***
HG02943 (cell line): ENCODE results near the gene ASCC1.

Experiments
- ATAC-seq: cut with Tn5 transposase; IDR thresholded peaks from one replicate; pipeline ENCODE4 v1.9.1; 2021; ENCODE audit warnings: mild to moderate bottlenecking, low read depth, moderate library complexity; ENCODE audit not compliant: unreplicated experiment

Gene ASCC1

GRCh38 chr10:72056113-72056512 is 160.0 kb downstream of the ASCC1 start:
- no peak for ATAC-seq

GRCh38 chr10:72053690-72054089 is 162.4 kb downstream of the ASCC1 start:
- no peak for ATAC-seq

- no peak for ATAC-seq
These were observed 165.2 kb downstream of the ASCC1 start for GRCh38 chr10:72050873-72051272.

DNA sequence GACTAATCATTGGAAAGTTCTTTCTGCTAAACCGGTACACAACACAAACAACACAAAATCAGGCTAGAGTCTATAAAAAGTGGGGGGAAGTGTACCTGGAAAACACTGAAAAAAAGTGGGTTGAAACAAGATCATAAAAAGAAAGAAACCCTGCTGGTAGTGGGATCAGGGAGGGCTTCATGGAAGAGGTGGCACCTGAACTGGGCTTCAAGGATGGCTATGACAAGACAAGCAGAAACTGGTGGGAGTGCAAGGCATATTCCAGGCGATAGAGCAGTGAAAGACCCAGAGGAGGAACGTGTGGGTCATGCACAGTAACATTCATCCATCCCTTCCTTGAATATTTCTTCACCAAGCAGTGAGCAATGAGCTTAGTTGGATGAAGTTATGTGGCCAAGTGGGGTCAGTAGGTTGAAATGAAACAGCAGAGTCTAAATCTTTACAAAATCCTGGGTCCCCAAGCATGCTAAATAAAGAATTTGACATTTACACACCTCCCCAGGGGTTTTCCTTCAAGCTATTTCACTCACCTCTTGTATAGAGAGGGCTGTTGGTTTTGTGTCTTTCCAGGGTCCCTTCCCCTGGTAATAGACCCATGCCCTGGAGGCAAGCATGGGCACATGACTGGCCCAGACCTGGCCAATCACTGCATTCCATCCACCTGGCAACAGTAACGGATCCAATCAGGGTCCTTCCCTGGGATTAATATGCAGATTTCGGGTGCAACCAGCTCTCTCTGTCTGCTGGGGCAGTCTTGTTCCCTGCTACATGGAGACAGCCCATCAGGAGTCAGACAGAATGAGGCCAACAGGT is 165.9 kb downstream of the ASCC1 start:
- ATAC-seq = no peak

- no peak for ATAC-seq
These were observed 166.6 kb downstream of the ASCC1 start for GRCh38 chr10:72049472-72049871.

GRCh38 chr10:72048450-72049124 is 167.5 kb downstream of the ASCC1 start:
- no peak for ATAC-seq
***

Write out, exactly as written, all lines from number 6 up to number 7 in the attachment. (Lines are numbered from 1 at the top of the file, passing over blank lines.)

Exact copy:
- no peak for ATAC-seq

GRCh38 chr10:72053690-72054089 is 162.4 kb downstream of the ASCC1 start: